thinking


Random quote of the day:

“I must write it all out, at any cost. Writing is thinking. It is more than living, for it is being conscious of living.”

—Anne Morrow Lindbergh, Locked Rooms and Open Doors

 

Disclaimer: The views expressed in this random quote of the day do not necessarily reflect the views of the poster, her immediate family, Lucy and Ethel, Justin Bieber, or the Kardashian Klan. They do, however, sometimes reflect the views of the Cottingley Fairies.

 

Random quote of the day:

“Surely it is more interesting to argue about what the truth is, than about what some particular thinker, however great, did or did not think.”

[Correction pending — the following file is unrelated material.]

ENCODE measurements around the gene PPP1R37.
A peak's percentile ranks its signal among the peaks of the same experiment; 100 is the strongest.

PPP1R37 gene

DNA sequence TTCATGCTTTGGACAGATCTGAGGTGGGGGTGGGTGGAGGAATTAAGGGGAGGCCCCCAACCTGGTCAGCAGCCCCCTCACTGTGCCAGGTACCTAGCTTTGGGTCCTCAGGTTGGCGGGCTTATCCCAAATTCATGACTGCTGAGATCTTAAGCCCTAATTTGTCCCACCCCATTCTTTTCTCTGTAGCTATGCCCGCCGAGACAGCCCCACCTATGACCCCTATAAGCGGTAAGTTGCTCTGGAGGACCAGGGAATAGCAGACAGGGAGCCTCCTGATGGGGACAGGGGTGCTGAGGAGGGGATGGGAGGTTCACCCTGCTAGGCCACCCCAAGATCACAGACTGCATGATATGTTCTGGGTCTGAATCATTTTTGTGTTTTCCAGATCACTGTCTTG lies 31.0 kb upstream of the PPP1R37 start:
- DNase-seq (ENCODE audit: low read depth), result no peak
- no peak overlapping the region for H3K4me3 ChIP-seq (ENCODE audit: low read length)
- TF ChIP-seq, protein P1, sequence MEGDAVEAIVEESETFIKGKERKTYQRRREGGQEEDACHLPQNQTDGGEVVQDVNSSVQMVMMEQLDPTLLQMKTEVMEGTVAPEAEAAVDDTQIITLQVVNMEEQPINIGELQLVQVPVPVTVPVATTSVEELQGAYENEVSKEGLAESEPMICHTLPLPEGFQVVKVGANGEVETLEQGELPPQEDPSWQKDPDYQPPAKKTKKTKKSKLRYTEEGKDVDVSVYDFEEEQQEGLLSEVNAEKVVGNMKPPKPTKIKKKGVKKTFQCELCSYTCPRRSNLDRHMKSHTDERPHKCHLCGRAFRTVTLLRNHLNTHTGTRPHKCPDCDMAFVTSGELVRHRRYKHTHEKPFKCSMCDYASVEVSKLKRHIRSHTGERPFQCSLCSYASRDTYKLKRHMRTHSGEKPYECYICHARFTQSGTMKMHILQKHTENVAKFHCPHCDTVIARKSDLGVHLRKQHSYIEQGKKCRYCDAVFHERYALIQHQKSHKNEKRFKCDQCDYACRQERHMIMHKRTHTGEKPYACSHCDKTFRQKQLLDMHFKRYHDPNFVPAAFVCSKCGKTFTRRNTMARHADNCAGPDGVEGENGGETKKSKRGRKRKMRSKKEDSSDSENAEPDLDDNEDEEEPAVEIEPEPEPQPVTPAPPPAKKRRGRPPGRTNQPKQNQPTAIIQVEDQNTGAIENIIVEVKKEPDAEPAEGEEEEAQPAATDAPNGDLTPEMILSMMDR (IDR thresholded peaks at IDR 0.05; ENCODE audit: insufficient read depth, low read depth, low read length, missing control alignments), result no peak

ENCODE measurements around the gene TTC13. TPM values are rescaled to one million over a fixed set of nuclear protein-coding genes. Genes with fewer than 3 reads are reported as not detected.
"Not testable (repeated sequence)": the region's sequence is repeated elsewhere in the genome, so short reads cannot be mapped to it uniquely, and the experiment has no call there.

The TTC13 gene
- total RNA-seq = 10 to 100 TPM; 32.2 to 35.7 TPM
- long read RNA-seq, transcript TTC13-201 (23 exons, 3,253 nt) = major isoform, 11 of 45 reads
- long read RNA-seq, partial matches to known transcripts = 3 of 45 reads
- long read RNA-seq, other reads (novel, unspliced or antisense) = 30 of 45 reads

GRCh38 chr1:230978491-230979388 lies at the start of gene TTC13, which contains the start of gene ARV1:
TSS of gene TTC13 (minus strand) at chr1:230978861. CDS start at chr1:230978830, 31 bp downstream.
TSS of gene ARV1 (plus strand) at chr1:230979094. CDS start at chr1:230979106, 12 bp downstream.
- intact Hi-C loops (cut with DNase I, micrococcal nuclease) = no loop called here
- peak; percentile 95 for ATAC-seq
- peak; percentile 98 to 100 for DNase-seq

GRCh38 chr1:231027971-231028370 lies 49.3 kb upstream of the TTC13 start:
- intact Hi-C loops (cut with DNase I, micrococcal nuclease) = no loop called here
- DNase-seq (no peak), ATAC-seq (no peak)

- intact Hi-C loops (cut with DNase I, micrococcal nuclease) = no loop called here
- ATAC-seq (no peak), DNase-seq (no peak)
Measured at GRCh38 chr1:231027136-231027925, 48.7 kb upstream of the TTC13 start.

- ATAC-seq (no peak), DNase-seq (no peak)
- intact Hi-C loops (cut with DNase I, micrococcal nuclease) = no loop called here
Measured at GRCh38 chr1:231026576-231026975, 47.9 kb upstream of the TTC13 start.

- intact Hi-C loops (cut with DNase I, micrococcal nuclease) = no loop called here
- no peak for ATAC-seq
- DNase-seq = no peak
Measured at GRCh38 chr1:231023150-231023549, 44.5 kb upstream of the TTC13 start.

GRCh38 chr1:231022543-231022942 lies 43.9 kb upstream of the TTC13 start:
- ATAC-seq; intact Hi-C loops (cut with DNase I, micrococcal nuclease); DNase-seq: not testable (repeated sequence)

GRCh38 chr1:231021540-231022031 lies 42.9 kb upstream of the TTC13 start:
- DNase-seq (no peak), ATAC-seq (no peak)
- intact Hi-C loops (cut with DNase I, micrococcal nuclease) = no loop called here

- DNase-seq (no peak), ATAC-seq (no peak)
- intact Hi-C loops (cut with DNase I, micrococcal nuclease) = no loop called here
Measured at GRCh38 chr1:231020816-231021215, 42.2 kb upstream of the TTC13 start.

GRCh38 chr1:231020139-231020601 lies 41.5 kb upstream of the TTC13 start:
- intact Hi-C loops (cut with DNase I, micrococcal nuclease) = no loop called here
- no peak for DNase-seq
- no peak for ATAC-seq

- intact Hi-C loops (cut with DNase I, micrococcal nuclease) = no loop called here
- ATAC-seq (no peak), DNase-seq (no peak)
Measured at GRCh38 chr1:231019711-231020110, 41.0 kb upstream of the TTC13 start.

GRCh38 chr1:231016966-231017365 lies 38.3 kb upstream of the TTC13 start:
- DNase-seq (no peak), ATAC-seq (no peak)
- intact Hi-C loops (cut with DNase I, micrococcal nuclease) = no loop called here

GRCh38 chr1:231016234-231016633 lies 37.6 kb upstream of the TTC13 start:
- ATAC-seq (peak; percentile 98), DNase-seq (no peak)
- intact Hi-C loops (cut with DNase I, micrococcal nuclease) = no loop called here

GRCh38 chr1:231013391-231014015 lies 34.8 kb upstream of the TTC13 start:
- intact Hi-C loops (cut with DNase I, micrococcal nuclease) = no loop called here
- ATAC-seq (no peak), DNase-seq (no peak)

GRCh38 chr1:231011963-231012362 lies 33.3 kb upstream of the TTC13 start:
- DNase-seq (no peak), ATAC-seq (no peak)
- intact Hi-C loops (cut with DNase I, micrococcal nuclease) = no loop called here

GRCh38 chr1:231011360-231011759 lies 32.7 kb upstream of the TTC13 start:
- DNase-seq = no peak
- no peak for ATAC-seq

—David Deutsch, The Fabric of Reality

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Disclaimer: The views expressed in this random quote of the day do not necessarily reflect the views of the poster, her immediate family, Lucy and Ethel, Justin Bieber, or the Kardashian Klan. They do, however, sometimes reflect the views of the Cottingley Fairies.

Random quote of the day:

“Life does not consist mainly—or even largely—of facts and happenings. It consists mainly of the storm of thoughts that is forever blowing through one’s head.”

—Mark Twain, Autobiography

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Disclaimer: The views expressed in this random quote of the day do not necessarily reflect the views of the poster, her immediate family, Siegfried and Roy, Leonard Maltin, or the Mormon Tabernacle Choir. They do, however, sometimes reflect the views of the Cottingley Fairies.